Search Images Maps Play YouTube News Gmail Drive More »
Sign in
Screen reader users: click this link for accessible mode. Accessible mode has the same essential features but works better with your reader.

Patents

  1. Advanced Patent Search
Publication numberUS4949621 A
Publication typeGrant
Application numberUS 07/382,779
Publication dateAug 21, 1990
Filing dateJul 19, 1989
Priority dateJul 19, 1989
Fee statusLapsed
Also published asWO1991001475A1
Publication number07382779, 382779, US 4949621 A, US 4949621A, US-A-4949621, US4949621 A, US4949621A
InventorsMichael L. Stephens
Original AssigneeStephens Michael L
Export CitationBiBTeX, EndNote, RefMan
External Links: USPTO, USPTO Assignment, Espacenet
Liquid propellant gun
US 4949621 A
Abstract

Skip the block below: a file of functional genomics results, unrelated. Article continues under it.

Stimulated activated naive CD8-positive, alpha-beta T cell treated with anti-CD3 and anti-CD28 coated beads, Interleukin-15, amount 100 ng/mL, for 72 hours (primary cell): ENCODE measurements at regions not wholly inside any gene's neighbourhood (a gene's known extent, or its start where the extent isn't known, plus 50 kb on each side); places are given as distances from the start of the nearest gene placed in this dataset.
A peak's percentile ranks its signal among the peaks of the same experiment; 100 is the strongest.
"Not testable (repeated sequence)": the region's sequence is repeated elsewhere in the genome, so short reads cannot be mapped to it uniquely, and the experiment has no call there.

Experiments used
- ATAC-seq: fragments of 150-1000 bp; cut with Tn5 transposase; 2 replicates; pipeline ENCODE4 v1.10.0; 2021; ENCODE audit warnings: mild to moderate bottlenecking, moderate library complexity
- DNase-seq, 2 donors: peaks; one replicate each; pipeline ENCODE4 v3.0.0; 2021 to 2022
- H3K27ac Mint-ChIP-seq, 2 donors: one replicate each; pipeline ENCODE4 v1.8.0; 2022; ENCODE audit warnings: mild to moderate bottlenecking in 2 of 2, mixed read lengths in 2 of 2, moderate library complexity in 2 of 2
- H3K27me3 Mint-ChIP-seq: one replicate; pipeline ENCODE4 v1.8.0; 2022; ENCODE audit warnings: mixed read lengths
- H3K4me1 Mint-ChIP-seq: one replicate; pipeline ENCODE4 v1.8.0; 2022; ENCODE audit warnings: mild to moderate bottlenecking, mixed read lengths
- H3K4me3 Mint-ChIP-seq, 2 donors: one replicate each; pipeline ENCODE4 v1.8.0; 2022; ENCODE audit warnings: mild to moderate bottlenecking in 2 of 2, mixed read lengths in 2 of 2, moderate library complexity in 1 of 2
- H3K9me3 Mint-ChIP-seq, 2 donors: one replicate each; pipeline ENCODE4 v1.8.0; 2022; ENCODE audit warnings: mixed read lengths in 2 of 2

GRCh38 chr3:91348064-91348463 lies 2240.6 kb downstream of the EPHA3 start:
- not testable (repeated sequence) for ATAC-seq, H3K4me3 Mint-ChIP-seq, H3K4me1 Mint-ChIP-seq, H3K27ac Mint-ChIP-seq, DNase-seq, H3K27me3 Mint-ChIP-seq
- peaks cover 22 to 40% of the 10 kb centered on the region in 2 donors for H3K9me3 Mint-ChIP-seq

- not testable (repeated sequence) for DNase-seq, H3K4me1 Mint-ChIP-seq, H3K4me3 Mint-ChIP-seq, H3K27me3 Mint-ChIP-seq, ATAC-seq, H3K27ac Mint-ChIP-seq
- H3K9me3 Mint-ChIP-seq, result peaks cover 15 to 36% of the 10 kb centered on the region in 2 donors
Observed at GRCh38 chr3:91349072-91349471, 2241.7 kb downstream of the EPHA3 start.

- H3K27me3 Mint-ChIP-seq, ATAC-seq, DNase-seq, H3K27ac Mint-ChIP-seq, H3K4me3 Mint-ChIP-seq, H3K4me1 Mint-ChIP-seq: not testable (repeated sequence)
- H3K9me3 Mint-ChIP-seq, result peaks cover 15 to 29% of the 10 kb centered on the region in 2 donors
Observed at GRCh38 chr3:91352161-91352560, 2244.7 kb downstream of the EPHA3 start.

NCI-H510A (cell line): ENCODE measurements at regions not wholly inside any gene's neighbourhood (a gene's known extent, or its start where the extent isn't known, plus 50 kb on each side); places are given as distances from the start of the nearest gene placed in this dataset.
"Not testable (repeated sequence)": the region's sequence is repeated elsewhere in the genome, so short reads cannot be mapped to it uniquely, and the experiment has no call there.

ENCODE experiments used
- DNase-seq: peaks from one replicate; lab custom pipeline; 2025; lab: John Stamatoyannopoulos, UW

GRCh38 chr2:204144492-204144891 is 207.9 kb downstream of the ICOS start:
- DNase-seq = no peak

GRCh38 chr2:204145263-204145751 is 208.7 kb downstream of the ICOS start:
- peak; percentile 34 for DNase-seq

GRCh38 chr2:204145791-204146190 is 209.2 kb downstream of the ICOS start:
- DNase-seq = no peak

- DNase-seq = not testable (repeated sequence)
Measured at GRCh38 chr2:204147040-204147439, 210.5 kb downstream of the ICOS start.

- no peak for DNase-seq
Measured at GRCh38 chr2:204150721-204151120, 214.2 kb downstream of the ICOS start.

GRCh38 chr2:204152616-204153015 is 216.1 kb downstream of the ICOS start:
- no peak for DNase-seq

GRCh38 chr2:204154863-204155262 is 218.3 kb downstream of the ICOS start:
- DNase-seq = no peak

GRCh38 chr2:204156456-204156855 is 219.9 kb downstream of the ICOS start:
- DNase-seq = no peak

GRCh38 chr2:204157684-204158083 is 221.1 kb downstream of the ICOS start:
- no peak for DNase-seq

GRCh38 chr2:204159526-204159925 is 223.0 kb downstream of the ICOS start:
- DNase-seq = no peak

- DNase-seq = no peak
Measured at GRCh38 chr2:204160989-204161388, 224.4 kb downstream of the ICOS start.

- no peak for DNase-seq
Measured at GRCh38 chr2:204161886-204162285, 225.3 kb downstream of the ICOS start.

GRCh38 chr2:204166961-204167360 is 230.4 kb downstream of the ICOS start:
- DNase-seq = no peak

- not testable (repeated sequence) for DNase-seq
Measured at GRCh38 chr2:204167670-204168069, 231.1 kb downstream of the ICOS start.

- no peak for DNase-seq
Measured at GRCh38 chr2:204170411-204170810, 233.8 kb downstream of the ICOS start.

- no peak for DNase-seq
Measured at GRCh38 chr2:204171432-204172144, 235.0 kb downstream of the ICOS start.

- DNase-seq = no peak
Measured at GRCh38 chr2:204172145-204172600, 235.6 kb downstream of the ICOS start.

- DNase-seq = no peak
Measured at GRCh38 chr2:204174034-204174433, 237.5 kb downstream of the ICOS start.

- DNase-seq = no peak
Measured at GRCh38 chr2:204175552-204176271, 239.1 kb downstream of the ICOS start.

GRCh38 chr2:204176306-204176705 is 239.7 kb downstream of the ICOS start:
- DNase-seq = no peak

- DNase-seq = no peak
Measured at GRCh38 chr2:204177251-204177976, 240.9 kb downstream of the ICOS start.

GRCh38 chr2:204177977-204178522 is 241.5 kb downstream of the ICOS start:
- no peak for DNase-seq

A liquid propellant gun and a method of controlling liquid in a combustion or liquid propellant gun is disclosed. The gun is provided with a barrel attached to the receiver having a cavity formed therein, which is coupled to the barrel or throat. A guide tube coaxially extends through the receiver cavity bisecting the cavity into a main chamber and essential axially passageway. The guide tube has at least one orifice extending therethrough connecting the main chamber to the essential passageway. An elongated pin is telescopically shiftable within the guide tube to load projectiles into a firing position seated in the barrel throat. A projectile, when in the barrel throat defines a prechamber abounded by the guide tube. Liquid propellant is admitted into the chamber and ignited within the prechamber causing the prechamber pressure to rapidly rise forcing hot combustion products into the main chamber and causing the pin to begin to retract. The propellant in the main chamber then burns and the combustion is regulated in part by the pin position.